Yes, I know it's steel. It's everywhere on the web and I did google. But I seek enlightenment.
My physics textbook defines elasticity as:
Property by virtue of which a material regains its shape.
Or, the ability of material to resist change in its shape or size.
While I get what my textbook intends to say, I strongly think that there is a subtle difference between the 2 definitions. I mean according to the first definition, certainly rubber is more elastic than steel as rubber has tendency to regain its shape even when stretched several times its natural length. On the other hand, a steel bar would become permanently set and even fracture if the strain increases ever so slightly (let's keep "but it requires tremendous force" out of the way here, that's not the main point here) . In this sense, obviously rubber is more elastic.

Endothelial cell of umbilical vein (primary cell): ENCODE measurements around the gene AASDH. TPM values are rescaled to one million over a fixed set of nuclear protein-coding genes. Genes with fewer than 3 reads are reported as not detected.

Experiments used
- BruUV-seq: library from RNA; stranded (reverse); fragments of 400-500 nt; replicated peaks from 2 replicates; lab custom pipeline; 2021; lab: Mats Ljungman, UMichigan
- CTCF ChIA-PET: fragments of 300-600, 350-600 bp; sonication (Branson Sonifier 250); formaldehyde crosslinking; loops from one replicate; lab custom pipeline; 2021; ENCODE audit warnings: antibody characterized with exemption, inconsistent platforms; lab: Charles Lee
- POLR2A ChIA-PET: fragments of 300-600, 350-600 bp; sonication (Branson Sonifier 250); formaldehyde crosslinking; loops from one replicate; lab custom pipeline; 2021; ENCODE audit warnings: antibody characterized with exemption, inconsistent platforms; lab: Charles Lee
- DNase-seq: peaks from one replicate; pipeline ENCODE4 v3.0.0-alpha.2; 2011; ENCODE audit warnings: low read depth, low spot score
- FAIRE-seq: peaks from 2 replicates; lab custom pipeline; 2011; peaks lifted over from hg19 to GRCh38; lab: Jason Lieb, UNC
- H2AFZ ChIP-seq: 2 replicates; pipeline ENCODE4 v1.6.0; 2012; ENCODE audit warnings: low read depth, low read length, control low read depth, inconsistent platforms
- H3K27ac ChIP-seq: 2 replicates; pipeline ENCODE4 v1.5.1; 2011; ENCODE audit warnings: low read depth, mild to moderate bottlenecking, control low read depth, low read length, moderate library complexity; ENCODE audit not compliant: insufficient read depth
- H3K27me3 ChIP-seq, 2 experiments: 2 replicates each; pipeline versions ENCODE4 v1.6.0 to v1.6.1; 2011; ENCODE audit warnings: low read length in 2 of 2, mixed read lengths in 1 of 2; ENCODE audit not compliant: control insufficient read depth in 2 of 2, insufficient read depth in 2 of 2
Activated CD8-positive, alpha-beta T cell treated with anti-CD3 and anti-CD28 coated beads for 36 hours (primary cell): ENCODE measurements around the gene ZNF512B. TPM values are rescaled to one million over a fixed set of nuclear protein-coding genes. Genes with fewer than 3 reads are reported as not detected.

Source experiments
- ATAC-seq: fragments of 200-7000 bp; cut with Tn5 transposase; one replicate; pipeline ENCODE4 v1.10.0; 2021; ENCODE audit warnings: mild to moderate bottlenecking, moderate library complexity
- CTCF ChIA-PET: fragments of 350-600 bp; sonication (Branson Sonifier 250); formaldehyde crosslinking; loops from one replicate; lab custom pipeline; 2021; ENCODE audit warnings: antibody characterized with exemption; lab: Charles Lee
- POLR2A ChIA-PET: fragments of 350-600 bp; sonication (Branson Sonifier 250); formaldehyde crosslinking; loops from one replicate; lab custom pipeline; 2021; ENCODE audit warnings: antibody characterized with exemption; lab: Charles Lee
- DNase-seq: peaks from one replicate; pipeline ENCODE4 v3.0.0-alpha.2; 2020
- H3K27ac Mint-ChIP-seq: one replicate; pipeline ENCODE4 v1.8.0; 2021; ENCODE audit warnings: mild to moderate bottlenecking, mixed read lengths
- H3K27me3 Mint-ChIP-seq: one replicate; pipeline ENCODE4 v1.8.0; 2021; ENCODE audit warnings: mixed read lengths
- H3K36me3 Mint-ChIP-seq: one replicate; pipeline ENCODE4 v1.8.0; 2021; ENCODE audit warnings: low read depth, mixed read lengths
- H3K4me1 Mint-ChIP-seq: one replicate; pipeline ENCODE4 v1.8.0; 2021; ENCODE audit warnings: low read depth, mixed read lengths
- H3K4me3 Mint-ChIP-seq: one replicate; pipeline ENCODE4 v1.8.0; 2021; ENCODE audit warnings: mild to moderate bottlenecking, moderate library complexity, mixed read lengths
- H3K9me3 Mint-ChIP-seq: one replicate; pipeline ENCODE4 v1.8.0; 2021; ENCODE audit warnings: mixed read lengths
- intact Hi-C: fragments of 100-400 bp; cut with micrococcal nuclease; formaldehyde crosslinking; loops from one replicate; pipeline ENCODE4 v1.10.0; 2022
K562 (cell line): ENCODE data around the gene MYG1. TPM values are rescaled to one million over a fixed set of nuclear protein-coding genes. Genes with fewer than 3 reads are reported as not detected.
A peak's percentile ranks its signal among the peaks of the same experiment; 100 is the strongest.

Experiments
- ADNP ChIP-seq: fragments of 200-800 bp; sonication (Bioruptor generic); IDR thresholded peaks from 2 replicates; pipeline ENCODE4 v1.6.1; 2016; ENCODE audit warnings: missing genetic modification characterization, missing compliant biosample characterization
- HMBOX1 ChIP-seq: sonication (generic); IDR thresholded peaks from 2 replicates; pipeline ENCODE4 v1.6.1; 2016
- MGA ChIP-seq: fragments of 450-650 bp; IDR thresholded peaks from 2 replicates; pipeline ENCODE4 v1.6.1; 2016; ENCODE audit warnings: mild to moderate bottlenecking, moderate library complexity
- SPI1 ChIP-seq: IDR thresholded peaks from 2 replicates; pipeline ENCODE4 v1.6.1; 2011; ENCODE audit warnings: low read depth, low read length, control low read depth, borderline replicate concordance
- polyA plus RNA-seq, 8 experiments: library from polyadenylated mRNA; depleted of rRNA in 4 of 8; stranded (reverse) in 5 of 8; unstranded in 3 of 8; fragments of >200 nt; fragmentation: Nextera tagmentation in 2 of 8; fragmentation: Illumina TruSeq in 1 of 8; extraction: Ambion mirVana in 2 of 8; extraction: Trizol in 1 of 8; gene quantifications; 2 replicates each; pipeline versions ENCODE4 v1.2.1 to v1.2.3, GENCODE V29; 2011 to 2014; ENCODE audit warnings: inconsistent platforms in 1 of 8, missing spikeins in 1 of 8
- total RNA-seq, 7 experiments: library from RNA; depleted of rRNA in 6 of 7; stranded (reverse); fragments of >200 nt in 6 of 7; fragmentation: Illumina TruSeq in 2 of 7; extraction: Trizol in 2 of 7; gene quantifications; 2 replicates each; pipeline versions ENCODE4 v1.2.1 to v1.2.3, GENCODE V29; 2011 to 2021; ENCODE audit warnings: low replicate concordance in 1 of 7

But the second definition makes clear that steel is the winner. Steel has greater tendency to resist its shape change and hence it should be more elastic.
So, it is very clear that we can define elasticity 2 ways, either by a picture of strain tolerance (winner = rubber) or by stress tolerance (winner = steel). Most of the physicists (but definitely not all) seem to prefer the stress tolerance definition (mostly without clarification). What I seek here is a logical(and maybe philosophical) answer to why? Why prefer one definition over other, especially the one which defies common sense of general public? When everyone seems to agree with rubber as winner, why change the rules?